Turkey’s latest virus figures confirm experts’ bad ideas

Turkey's latest virus figures confirm experts' bad ideas

ANKARA, Turkey (AP) – As Turkey changed the way it reports daily Kovid-19 infections, medical groups and opposition parties have long confirmed what they suspected – that Turkey is facing a horrendous increase in cases of rapidly deteriorating health. System.

In an interview, President Recep Tayyip Erdogan’s government resumed reporting all positive coronavirus tests – not just the number of patients being treated for symptoms – but more than 30,000 daily cases. With the new data, the country has jumped from being one of the least affected countries in Europe to the most affected countries.

Not surprisingly, the Turkish Medical Association has been warned for months that the government’s previous figures obscure the seriousness of the outbreak and that the lack of transparency could lead to a jump. However, the team says the ministry’s figures are still low, with an estimated 50,000 new infections per day.

No country can report accurate numbers of the spread of the disease as many symptoms have not been detected, but the previous enumeration method was found to be relatively good in international comparisons, with new cases reported daily in European countries, including Italy, Britain and France.

Turkey’s daily cashload quadrupled from about 7,400 to 28,300 on Wednesday.

Hospitals across the country are overcrowded, medical staff are being burned, and contract tracers, once credited with controlling the eruption, are struggling to track broadcasts, Sebnem Korur, head of the association, told the Associated Press.

“This is a complete storm,” said Financi, who has been under attack by Erdogan and his national allies for questioning the government’s figures and response to the explosion.

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Although the health minister has set the ICU bed occupancy rate at 70%, Ebru Kiraner, head of the Istanbul-based Association of Intensive Care Nurses, says the beds in Istanbul’s hospital intensive care unit are almost full and doctors are looking for places to treat critically ill patients.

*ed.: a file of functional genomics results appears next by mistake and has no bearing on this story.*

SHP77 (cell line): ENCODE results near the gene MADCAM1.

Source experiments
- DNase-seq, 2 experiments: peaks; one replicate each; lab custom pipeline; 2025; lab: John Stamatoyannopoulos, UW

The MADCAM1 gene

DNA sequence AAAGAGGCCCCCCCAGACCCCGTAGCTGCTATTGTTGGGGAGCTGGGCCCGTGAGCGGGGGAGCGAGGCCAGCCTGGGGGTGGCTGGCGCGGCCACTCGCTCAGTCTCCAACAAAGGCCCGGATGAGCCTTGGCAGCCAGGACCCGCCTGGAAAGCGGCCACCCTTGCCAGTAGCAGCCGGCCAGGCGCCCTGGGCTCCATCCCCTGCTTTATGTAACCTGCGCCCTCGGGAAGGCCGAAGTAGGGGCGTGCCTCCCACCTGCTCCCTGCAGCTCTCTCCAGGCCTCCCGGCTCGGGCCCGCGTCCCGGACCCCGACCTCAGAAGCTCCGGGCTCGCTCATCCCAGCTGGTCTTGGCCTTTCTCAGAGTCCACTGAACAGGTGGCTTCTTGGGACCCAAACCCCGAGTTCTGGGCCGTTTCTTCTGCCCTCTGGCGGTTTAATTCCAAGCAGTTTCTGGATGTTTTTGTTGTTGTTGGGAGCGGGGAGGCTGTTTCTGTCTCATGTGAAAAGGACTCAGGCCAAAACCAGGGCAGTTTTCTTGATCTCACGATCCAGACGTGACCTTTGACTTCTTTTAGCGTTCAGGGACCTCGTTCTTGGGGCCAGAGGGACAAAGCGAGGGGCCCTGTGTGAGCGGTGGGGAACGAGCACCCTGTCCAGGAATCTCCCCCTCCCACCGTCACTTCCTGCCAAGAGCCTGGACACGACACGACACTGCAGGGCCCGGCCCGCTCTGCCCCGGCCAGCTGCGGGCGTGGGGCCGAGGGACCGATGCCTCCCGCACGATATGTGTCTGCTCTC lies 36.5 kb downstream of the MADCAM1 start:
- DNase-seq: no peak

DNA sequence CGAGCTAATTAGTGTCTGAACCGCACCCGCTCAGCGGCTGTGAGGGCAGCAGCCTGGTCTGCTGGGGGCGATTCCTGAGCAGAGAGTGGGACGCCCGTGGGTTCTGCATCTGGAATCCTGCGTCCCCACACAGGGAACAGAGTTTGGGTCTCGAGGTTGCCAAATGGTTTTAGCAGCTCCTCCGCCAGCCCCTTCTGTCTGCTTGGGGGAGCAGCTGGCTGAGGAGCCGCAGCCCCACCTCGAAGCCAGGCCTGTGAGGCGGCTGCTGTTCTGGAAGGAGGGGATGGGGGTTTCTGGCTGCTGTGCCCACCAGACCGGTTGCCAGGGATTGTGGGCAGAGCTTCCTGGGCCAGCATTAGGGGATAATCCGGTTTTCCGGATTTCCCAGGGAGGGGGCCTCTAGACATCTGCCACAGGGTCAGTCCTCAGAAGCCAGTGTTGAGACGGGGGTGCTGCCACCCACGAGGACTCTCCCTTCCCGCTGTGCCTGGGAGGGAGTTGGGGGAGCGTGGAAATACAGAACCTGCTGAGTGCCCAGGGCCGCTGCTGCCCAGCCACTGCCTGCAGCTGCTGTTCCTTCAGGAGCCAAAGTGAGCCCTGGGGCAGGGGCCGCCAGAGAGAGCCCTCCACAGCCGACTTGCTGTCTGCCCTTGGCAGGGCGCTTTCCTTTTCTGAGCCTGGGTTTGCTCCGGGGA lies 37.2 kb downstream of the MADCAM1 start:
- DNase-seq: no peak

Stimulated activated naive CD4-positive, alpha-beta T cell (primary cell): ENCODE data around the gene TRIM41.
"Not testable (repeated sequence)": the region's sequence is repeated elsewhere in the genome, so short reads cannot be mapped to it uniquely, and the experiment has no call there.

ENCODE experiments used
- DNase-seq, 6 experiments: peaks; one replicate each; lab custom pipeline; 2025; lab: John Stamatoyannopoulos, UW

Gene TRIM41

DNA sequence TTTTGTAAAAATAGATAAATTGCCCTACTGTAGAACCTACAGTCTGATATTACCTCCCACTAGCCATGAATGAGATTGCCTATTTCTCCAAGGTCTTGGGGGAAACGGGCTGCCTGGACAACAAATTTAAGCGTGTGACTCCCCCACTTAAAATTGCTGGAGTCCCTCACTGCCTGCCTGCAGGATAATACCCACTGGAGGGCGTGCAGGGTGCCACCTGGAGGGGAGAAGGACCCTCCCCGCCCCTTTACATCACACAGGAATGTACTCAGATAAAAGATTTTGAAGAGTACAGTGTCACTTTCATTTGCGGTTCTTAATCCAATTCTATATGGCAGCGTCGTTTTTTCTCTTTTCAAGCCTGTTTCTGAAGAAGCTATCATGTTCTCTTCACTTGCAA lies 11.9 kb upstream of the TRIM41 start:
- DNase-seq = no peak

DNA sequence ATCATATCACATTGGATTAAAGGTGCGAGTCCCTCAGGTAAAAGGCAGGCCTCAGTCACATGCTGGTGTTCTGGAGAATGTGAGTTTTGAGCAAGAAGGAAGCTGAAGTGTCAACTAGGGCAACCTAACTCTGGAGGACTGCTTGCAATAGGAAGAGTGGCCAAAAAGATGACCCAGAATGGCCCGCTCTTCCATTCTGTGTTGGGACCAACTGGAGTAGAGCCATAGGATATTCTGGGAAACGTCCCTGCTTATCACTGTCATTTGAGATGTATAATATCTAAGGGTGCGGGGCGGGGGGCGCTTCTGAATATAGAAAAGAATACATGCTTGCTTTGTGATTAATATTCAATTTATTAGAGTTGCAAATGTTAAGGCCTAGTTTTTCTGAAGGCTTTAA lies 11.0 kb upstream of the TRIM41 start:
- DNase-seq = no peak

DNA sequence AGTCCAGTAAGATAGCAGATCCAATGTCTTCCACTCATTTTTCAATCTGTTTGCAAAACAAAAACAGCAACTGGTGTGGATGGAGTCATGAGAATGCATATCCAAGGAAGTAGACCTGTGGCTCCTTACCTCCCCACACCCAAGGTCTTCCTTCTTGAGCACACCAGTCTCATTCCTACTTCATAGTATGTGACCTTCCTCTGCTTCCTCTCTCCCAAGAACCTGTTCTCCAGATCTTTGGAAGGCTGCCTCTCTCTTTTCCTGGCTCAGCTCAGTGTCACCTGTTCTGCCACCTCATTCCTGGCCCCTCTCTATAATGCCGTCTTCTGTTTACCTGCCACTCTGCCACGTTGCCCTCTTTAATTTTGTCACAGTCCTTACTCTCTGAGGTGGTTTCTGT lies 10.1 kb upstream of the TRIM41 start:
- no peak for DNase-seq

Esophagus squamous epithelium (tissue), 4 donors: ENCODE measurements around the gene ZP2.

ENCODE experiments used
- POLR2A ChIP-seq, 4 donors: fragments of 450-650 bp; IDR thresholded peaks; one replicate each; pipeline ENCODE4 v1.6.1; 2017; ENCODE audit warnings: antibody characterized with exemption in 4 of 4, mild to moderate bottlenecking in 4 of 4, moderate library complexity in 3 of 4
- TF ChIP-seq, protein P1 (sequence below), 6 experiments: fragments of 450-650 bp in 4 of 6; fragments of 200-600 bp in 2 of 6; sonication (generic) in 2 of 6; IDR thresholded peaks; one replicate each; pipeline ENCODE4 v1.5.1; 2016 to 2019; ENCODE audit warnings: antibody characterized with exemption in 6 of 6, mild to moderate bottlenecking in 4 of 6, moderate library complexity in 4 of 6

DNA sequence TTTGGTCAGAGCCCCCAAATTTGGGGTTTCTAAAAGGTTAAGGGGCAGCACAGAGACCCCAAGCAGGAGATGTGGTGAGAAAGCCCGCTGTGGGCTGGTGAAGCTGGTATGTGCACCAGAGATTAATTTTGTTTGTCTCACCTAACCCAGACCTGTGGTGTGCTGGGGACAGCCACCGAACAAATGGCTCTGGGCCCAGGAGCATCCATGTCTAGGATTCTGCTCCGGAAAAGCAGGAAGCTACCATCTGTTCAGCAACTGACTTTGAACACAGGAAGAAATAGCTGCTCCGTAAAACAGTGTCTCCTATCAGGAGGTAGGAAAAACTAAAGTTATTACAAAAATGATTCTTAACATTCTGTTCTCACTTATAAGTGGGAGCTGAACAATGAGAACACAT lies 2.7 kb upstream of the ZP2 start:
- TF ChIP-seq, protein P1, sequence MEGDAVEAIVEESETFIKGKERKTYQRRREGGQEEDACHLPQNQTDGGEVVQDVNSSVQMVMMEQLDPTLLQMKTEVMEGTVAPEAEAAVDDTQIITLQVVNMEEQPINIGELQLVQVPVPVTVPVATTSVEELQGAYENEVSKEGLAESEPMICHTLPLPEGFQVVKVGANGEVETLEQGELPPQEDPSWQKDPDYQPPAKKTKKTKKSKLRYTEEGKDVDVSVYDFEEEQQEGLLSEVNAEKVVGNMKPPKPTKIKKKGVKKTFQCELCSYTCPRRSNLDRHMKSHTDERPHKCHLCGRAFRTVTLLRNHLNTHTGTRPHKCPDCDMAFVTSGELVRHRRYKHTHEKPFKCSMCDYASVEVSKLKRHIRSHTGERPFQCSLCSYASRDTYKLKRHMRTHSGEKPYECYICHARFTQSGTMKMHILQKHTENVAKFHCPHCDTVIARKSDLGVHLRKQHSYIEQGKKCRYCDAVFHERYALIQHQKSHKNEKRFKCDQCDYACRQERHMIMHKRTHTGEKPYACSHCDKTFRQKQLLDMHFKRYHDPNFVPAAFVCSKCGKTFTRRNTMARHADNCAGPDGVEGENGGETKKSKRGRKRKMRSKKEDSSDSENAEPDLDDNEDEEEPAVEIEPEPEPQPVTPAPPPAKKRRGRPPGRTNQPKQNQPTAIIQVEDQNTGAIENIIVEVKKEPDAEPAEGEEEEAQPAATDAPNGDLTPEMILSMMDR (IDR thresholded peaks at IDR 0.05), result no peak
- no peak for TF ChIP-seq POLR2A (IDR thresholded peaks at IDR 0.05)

She said there was a shortage of nurses and the existing nursing staff was exhausted.

“Since March, ICU nurses have not been able to return to normal life,” she told the AP. “Their children have not seen masked faces for months.”

However he acknowledged that their numbers were not enough to defeat Erdogan’s government. He accused the public of failing to wear the mask, saying it was mandatory and following the rules of social distance.

Expressing the seriousness of the explosion, Turkey last month suspended leave for health workers and temporarily banned resignations and early retirement during the outbreak. A similar ban was imposed in March for three months.

The death toll from the CO official newspaper COVID-19 has risen to record highs. It reached 13,373 on Saturday. 182 new deaths. As a reversal of the country’s fortunes, it was lauded for helping to reduce mortality. But even those record numbers remain in dispute.

Istanbul Mayor Ekrem Imamoglu said on November 22 that 186 people had died of infectious diseases in the city. The government announced only 139 Kovid-19 deaths a day across the country. The mayor said there are about 450 cemeteries per day in 15 million cities, compared to the average of 180-200 recorded in November last year.

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“Only through a transparent process can we overcome the explosion,” said Imamoglu, from Turkey’s main opposition party. Russia and Germany have announced higher death tolls. Did Germany lose its luster? Did Russia collapse? ”

Health Minister Fahretin Coca-Cola rejected Imamoglu’s arguments: “I want to underline that all the figures I give are accurate.”

Last week, Erdogan announced a number of restrictions in an effort to prevent an epidemic without affecting the already weak economy or business. Opposition parties have stated they will not run in the by-elections. He imposed curfews for the first time since June, but limited them to weekend evenings, closing restaurants and cafes other than take-out services, and restricting the opening hours of malls, shops and hairdressers.

Finconci and Kiranar said these measures are not sufficient to accommodate the transmission.

“We need a lockdown of at least two weeks, or at least four weeks, which science considers the most appropriate amount,” Fincanci said.

Coca-Cola said the number of serious illnesses and deaths was rising and that some cities, including Istanbul and Izmir, were experiencing their “third peak.” He said Turkey would wait two weeks to see the effects of the weekend curfew and other restrictions before considering tighter lockdowns.

Meanwhile, the country has reached an agreement to receive 50 million doses of the vaccine, developed by Chinese pharmaceutical company Sinovac, which is expected to start giving to medical staff and chronic patients next month. Negotiations are also underway to purchase a vaccine developed by Pfizer in collaboration with BioNotech Pharmaceutical Company. A Turkish-developed vaccine is ready for use in April.

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Erdogan said he had spoken with Russian President Vladimir Putin about the possibility of buying a vaccine developed by that country.


This report was contributed by Zinep Biljinsoy of Istanbul.

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